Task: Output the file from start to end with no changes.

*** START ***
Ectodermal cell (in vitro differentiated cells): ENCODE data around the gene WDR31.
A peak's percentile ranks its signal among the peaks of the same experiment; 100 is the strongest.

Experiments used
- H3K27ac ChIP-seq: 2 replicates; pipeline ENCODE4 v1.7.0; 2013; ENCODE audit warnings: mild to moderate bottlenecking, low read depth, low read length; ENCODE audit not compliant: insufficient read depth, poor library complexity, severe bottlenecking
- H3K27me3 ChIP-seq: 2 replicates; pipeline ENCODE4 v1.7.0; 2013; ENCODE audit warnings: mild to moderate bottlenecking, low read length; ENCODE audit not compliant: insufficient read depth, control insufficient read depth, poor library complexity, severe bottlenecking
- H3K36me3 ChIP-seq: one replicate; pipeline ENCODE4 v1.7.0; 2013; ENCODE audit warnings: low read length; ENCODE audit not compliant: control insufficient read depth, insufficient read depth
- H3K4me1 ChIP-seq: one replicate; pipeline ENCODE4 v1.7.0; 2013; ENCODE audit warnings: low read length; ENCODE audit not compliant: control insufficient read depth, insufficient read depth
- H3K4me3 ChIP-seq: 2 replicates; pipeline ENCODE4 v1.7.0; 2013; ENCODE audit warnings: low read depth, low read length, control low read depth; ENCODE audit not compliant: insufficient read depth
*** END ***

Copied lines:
Ectodermal cell (in vitro differentiated cells): ENCODE data around the gene WDR31.
A peak's percentile ranks its signal among the peaks of the same experiment; 100 is the strongest.

Experiments used
- H3K27ac ChIP-seq: 2 replicates; pipeline ENCODE4 v1.7.0; 2013; ENCODE audit warnings: mild to moderate bottlenecking, low read depth, low read length; ENCODE audit not compliant: insufficient read depth, poor library complexity, severe bottlenecking
- H3K27me3 ChIP-seq: 2 replicates; pipeline ENCODE4 v1.7.0; 2013; ENCODE audit warnings: mild to moderate bottlenecking, low read length; ENCODE audit not compliant: insufficient read depth, control insufficient read depth, poor library complexity, severe bottlenecking
- H3K36me3 ChIP-seq: one replicate; pipeline ENCODE4 v1.7.0; 2013; ENCODE audit warnings: low read length; ENCODE audit not compliant: control insufficient read depth, insufficient read depth
- H3K4me1 ChIP-seq: one replicate; pipeline ENCODE4 v1.7.0; 2013; ENCODE audit warnings: low read length; ENCODE audit not compliant: control insufficient read depth, insufficient read depth
- H3K4me3 ChIP-seq: 2 replicates; pipeline ENCODE4 v1.7.0; 2013; ENCODE audit warnings: low read depth, low read length, control low read depth; ENCODE audit not compliant: insufficient read depth